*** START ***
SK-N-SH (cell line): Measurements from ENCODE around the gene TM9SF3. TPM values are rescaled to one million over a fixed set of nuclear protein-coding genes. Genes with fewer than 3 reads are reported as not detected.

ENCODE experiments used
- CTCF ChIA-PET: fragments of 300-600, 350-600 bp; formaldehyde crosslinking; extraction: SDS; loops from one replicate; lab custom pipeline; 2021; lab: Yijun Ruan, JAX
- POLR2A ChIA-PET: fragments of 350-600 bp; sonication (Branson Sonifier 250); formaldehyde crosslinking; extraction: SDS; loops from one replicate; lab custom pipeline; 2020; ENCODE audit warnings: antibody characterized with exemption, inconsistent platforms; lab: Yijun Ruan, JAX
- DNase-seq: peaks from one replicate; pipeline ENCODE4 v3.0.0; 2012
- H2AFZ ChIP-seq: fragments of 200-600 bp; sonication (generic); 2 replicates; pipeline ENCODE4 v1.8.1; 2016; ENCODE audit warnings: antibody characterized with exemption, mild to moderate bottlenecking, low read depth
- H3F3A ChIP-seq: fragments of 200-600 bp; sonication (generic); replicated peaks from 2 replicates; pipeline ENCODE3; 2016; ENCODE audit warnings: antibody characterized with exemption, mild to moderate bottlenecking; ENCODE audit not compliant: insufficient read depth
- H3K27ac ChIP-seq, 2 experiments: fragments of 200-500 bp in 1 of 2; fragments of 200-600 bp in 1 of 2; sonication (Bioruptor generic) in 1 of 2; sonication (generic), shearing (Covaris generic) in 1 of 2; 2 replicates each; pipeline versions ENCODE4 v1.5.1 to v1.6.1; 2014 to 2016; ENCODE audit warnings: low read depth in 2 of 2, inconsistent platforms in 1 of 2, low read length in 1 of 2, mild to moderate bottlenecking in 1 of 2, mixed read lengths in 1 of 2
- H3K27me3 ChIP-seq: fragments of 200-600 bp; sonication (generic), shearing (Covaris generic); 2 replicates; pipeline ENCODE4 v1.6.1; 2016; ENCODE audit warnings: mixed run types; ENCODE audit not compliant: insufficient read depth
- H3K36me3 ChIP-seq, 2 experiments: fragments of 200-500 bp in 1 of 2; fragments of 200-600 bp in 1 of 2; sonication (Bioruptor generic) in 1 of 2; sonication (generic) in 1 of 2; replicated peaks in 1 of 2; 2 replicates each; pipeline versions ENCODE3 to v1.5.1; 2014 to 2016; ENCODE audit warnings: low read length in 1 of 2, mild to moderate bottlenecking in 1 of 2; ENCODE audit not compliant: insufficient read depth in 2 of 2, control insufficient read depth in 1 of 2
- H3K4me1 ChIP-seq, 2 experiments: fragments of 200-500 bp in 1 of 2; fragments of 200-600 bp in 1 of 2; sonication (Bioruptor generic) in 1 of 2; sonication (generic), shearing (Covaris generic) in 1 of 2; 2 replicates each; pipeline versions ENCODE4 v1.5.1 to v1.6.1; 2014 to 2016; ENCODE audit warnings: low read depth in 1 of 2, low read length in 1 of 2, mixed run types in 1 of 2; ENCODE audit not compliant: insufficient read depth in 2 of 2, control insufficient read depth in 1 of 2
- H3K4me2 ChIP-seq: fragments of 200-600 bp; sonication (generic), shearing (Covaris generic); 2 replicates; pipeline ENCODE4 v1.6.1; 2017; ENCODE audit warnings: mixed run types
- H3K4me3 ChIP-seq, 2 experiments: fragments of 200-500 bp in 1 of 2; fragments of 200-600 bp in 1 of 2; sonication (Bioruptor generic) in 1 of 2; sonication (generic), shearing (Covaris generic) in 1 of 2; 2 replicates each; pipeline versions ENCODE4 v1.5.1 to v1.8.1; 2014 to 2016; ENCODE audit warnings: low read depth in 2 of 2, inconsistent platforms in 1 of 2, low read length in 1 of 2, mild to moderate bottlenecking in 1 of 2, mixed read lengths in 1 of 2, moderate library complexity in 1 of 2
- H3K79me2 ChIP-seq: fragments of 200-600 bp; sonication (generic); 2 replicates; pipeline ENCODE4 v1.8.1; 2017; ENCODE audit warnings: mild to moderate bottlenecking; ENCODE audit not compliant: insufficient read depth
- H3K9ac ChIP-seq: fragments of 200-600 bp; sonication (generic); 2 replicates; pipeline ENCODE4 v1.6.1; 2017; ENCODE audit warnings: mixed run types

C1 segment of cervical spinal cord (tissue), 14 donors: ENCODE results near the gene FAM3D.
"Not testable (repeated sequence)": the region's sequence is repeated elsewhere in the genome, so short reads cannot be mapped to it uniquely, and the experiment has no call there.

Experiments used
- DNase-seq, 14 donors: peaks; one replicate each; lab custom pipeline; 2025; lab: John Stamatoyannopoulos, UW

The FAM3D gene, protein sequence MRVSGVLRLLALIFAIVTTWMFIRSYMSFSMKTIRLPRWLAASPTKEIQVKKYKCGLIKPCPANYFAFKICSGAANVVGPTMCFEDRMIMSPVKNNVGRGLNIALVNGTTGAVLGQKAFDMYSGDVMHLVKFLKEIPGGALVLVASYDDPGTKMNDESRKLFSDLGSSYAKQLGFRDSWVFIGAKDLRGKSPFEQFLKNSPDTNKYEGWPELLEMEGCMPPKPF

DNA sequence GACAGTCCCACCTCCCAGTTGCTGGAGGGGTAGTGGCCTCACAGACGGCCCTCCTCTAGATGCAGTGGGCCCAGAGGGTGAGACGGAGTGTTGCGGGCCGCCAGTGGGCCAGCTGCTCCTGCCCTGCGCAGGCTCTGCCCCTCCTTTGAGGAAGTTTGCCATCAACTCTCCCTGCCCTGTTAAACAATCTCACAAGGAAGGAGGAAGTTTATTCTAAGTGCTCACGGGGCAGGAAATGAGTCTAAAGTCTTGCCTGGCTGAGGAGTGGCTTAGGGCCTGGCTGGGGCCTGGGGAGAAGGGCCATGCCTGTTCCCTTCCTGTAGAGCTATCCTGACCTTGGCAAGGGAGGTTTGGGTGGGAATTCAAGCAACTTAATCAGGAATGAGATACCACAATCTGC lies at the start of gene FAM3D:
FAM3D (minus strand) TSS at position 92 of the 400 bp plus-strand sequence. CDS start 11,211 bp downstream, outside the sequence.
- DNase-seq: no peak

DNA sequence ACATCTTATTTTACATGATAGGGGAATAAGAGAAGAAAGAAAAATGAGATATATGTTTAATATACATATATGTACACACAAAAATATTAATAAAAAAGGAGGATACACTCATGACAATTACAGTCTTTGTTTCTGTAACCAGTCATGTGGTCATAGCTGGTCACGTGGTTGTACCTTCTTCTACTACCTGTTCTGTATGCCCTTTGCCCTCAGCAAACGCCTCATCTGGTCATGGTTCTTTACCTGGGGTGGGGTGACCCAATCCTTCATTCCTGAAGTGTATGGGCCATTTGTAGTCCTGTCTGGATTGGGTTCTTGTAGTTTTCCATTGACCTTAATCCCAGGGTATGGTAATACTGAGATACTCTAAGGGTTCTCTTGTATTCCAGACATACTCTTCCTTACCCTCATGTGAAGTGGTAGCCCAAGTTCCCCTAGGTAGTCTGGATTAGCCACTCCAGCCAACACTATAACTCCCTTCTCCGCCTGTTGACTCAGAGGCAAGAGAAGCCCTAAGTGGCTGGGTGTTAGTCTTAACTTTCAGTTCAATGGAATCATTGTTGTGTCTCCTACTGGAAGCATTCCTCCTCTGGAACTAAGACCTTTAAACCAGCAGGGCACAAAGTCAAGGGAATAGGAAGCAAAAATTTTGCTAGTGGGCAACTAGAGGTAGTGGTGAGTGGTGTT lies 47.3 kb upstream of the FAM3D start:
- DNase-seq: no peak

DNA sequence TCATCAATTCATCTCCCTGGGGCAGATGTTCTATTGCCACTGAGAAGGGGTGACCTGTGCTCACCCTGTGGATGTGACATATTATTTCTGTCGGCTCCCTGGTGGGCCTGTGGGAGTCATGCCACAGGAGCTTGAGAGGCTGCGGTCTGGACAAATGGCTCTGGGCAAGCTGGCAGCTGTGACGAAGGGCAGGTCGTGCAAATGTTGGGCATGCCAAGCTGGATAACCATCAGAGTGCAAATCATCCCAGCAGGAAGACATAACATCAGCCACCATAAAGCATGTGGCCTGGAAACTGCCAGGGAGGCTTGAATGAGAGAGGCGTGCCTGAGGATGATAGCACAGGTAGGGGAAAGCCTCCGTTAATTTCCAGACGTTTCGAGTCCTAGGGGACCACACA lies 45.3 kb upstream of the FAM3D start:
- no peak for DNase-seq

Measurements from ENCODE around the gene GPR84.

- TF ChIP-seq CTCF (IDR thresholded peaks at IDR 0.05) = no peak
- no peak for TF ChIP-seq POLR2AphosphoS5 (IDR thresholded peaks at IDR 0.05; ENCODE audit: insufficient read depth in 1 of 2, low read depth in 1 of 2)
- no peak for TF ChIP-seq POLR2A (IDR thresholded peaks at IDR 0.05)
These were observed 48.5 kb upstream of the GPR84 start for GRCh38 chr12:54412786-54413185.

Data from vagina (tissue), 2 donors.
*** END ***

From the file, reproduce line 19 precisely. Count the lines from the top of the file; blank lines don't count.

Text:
- DNase-seq, 14 donors: peaks; one replicate each; lab custom pipeline; 2025; lab: John Stamatoyannopoulos, UW